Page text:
Although these are very simplified descriptions, they do show how each layer in an organization is different. The core competencies are different as well.
The top frontline performers are great doers of a task. But that doesn’t mean they will continue to be top performers if promoted to mid-management. Mid-managers are not expected to be great doers of a task. They are expected to be able to motivate large numbers of other people to do a task. That’s a different skill entirely.
It is like automatically expecting an athlete who was naturally great at throwing to be naturally great at teaching others to throw. As we saw above, that tends not to be the case. And so is the case in the business world.
Since the top frontline person succeeded by doing, they tend to revert to that when a mid-manager. The result is unhealthy micro-managing—an attempt to continue doing rather than motivating.
Similarly, if you find a top mid-manager, that does not necessarily mean that they will excel at leadership. Mid-managers excel at getting someone else’s goal accomplished. Leaders, by contrast, are the ones that have to dream up what is to be accomplished.
The skills needed to get a task accomplished are far different from the skills needed to determine what should be accomplished. Therefore, promoting a top mid-management performer to leadership does not guarantee success.
Therefore, when a top mid-management performer is promoted to leadership, they resort back to their old skills of getting someone else’s vision accomplished. So they take the vision already in place and keep pushing that agenda, even if that agenda is no longer relevant. They don’t change the vision with the times, because they weren’t skilled at that vision thing. So the company becomes obsolete and dies.
Relevancy for Strategy
Great strategies rely on great insights, great vision, and an ability to think outside the box. These are not qualities needed to be a superstar at the frontline or mid-management. Therefore, if you promote from the top of the frontline and mid-management ranks to get your top leadership and strategic leadership, there’s a very good chance you will not get those necessary qualities. Therefore, you run the risk of having lousy strategies.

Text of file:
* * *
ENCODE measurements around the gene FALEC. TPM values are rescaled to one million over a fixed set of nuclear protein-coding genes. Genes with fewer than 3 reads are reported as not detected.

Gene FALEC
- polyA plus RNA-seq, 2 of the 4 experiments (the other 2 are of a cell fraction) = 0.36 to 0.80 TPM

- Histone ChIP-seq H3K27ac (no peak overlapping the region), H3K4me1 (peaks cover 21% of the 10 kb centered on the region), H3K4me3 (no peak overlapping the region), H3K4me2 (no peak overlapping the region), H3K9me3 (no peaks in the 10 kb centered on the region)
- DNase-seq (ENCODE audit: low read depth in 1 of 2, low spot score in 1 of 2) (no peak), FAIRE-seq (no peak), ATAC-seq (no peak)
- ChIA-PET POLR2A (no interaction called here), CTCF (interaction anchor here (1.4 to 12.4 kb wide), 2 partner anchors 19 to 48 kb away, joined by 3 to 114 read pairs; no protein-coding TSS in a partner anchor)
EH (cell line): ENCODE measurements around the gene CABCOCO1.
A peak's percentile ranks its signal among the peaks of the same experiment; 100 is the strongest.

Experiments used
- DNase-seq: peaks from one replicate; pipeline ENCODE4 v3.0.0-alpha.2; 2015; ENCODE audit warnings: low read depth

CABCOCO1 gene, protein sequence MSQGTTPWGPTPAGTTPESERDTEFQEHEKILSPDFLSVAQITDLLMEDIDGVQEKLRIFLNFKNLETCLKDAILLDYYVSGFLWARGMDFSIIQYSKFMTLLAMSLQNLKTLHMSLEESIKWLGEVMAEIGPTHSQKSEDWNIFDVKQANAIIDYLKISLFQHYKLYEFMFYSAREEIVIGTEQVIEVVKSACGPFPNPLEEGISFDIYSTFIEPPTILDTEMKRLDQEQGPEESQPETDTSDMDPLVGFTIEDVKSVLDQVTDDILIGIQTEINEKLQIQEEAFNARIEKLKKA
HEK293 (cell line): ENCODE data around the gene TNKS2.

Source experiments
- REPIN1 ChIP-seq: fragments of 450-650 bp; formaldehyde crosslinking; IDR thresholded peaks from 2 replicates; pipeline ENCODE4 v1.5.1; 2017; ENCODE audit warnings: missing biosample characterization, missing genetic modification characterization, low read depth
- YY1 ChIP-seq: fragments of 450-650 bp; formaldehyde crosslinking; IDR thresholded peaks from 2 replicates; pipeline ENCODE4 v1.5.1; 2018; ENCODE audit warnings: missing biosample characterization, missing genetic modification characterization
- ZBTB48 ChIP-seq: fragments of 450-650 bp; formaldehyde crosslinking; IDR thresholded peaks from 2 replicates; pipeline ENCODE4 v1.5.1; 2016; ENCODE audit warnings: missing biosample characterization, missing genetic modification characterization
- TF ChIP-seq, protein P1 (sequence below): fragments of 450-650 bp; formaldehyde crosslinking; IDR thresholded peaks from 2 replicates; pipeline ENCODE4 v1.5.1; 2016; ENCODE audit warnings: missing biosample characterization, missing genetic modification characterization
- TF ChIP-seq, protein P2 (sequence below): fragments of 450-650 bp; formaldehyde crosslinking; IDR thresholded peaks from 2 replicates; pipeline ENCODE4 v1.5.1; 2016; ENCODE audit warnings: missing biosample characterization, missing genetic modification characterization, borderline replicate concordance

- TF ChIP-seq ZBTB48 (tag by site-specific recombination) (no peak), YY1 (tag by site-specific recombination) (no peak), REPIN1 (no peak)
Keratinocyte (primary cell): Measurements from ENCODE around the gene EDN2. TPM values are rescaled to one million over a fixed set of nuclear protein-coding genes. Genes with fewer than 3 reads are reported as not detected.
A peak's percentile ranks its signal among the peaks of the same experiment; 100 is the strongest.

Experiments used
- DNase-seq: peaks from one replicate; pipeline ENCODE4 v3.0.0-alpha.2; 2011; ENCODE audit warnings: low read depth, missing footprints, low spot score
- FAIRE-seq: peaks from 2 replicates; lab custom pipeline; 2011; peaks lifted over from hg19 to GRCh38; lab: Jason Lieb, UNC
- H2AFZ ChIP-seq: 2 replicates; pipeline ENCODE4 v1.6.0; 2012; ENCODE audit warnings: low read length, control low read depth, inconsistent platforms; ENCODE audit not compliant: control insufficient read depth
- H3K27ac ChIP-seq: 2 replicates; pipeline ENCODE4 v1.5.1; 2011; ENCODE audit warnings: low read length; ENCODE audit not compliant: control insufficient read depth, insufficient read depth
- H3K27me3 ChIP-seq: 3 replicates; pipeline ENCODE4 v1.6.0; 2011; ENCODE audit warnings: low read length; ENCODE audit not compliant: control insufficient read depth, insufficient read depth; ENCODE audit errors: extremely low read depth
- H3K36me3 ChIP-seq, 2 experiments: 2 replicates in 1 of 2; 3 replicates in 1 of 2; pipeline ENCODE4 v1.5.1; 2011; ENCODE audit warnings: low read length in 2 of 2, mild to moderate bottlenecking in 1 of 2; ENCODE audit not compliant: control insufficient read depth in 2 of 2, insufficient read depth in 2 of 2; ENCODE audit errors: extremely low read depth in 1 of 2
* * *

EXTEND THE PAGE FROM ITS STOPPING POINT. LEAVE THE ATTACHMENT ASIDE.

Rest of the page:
It drives me crazy when I see companies promote people into key strategy positions who do not have the core competencies for strategy. They may be great at budgeting, financial models, implementation, or operations, but that doesn’t mean they have a clue about insights and visioning.
There are three ways to mitigate this problem, First, hire for the part. If you want a great leader at the top or in strategy, hire people with the skills needed for that part. Instead of looking backward to see how well a candidate was at doing or implementing, look forward to see how they are at visioning and insights. So what if they were only mediocre at doing or implementing, so long as they are great at what the new role requires.
Second, train your leaders to be better at the skills of leadership. There are ways to make people better at the skills of visioning and insight. Invest in your leaders to shore up these key competencies.
Third, don’t be afraid to bring in the experts. There are all sorts of strategy experts out there who would be happy to consult with you. They have the proper skills. Take advantage of them.
Just because one is a top performer at one level of an organization does not mean that person will excel when promoted to the next level. Since the core competencies needed at the new level are different than the former, there is probably a greater likelihood that the person will no longer be a top performer after the promotion. To minimize this problem:
- Promote people based on the new skills rather than the old.
- Train people to become better at the new skills.
- Hire experts/consultants to help.
Don’t hire a superstar athlete when what you need is a superstar coach.